Abell 2597
Image: COURTESY OF THE HARVARD-SMITHSONIAN CENTER FOR ASTROPHYSICS

Colossal bubbles containing magnetic fields may comprise a key force at work in galaxy clustersthe building blocks of the universeaccording to new research. Astronomers have known for some time that magnetic fields exist in deep space, and that they most likely play an important role in galaxy cluster formation. Yet the origin of these fields has proved elusive. Now observations of so-called ghost cavities in the clusters suggest that these bubbles may be the source.

Aided by the Chandra X-ray Observatory, Brian McNamara of Ohio University and colleagues found Milky Way-size cavities in galaxy cluster Abell 2597 (see image). Their data, McNamara reported yesterday at a meeting of the Astronomical Society in Washington, D.C., suggest that such cavities contain magnetic fields that they ferry out from the centers of clusters, much like soft-drink bubbles rising to the surface. When the bubbles burst, the magnetic fields are released into the cosmos.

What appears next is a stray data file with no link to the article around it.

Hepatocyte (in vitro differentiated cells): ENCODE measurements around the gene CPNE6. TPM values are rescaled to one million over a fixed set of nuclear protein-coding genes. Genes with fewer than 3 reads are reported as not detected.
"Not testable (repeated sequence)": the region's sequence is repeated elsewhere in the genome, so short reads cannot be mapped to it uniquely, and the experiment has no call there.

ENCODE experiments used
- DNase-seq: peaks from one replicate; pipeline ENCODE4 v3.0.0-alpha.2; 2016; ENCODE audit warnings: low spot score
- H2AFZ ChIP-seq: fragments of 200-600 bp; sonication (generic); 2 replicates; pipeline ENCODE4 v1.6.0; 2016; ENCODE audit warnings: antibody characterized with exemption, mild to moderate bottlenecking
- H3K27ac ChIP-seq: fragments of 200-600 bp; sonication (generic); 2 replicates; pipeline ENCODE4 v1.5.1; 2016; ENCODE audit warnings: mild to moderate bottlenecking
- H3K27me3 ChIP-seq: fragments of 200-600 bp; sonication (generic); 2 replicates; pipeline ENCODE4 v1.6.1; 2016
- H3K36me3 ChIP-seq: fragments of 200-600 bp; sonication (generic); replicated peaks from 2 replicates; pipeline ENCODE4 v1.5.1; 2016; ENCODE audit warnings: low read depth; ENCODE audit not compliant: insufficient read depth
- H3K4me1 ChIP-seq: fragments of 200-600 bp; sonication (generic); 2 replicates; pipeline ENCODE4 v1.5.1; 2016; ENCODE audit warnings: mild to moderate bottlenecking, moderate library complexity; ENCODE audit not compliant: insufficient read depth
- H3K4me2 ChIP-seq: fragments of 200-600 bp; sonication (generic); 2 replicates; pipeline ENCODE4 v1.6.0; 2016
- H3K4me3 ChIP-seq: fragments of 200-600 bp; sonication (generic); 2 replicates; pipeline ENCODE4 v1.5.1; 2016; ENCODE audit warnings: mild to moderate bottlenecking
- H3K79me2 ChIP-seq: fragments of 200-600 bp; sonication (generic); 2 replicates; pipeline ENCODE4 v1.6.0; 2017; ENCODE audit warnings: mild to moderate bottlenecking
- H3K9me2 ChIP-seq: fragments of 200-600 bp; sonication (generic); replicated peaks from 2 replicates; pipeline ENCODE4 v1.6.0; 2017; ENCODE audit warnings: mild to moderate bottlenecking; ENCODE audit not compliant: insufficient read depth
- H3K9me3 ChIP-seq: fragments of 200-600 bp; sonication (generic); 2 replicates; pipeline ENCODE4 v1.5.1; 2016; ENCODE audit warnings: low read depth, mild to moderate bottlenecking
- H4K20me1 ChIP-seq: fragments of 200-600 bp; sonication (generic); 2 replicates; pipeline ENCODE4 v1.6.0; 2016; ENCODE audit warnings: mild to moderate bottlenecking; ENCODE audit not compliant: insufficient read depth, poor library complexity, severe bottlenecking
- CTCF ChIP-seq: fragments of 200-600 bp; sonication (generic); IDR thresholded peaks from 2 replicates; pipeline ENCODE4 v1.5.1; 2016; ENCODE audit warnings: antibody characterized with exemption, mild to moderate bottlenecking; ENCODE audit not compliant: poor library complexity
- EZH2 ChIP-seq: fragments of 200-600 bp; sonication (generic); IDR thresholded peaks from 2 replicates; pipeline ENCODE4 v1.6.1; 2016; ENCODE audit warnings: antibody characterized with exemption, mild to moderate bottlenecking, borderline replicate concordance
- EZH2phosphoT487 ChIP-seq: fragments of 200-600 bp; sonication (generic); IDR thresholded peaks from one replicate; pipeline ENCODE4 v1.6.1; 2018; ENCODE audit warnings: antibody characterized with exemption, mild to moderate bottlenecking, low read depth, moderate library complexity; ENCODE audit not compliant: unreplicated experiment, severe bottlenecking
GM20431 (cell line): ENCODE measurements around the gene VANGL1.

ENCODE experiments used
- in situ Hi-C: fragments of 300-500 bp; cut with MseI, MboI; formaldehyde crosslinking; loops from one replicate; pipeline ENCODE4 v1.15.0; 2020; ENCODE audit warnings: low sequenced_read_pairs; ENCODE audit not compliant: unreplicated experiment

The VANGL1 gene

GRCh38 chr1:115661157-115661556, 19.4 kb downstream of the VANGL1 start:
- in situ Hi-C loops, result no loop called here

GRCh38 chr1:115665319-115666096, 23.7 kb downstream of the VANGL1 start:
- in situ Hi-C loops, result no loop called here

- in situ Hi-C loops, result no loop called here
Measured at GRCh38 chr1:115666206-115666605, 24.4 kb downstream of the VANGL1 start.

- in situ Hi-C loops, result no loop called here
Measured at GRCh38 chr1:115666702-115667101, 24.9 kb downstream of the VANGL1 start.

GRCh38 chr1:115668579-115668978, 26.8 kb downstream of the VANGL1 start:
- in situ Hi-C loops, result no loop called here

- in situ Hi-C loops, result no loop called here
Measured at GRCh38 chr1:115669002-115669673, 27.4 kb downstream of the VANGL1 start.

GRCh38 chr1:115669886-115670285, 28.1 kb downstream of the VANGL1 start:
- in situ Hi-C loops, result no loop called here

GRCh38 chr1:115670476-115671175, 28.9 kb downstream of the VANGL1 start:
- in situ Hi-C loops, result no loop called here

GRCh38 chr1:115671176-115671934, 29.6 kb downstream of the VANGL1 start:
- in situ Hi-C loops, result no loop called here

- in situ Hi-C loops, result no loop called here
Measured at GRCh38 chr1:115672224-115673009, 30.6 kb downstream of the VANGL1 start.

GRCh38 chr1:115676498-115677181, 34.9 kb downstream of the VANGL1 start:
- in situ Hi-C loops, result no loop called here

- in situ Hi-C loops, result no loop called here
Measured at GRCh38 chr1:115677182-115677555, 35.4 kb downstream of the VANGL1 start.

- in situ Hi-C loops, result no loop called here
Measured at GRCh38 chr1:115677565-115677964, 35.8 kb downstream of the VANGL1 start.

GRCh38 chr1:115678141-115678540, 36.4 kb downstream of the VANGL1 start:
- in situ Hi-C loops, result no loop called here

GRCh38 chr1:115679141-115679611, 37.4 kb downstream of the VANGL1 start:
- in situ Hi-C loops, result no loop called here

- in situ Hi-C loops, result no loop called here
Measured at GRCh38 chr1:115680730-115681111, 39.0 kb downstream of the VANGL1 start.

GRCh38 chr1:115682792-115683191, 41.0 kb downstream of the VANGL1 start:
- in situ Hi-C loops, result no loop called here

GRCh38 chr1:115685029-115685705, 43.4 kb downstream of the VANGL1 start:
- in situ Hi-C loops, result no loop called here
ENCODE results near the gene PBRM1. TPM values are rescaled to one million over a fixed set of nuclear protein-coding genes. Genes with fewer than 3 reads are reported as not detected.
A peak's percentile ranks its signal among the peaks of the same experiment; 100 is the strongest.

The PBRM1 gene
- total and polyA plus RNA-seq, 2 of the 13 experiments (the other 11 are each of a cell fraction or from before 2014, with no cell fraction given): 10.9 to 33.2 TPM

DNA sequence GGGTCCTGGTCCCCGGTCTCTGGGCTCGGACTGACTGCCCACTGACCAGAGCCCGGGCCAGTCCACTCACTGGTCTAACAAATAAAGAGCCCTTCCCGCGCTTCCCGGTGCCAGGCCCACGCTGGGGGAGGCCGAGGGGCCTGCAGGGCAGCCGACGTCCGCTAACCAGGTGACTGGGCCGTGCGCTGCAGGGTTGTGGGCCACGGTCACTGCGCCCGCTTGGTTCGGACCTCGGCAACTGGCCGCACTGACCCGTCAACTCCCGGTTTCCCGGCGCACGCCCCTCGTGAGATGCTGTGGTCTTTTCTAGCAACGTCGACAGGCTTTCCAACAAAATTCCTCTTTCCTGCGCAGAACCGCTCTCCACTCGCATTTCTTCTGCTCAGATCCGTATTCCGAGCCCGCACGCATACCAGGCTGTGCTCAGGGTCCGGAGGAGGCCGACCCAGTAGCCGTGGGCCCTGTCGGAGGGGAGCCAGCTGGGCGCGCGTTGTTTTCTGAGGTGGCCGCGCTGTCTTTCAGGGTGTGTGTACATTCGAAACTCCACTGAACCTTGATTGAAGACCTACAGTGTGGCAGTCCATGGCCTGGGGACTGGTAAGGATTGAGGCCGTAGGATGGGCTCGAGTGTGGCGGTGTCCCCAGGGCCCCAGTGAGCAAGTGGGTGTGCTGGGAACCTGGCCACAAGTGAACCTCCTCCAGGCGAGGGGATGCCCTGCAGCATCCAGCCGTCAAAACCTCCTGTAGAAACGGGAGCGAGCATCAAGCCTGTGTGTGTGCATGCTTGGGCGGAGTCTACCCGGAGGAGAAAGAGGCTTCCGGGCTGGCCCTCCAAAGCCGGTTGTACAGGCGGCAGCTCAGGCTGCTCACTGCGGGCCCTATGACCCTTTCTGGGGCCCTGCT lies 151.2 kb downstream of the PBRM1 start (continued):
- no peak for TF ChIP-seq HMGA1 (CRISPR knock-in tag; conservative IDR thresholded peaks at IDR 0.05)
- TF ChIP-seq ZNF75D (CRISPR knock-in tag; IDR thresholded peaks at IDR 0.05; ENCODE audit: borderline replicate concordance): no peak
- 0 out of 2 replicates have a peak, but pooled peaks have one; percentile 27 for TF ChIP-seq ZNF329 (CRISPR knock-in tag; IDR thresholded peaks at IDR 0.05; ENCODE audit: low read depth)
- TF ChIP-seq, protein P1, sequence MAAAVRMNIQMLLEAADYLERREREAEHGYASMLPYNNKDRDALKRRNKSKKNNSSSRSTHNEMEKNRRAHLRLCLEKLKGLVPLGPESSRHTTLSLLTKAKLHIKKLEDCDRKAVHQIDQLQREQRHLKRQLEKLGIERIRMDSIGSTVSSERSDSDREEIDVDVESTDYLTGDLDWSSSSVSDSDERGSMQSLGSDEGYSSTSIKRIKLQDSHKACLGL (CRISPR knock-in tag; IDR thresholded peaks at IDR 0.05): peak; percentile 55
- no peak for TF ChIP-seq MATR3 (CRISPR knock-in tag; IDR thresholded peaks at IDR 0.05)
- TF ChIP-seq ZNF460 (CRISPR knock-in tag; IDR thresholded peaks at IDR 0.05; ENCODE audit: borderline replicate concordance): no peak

This kind of activity may have influenced the evolution of the early universe. "We think magnetism, in some locations of the universe, could have been as important as gravity in shaping the overall structure," MacNamara asserts. It may also impact stellar evolution in today's galaxies. The team notes that as a bubble migrates out, the gases in its path cool and the matter condenses, falling into a black hole at the galaxy cluster's center. An explosion of radio emission follows, distributing potentially star-forming matter through the cluster.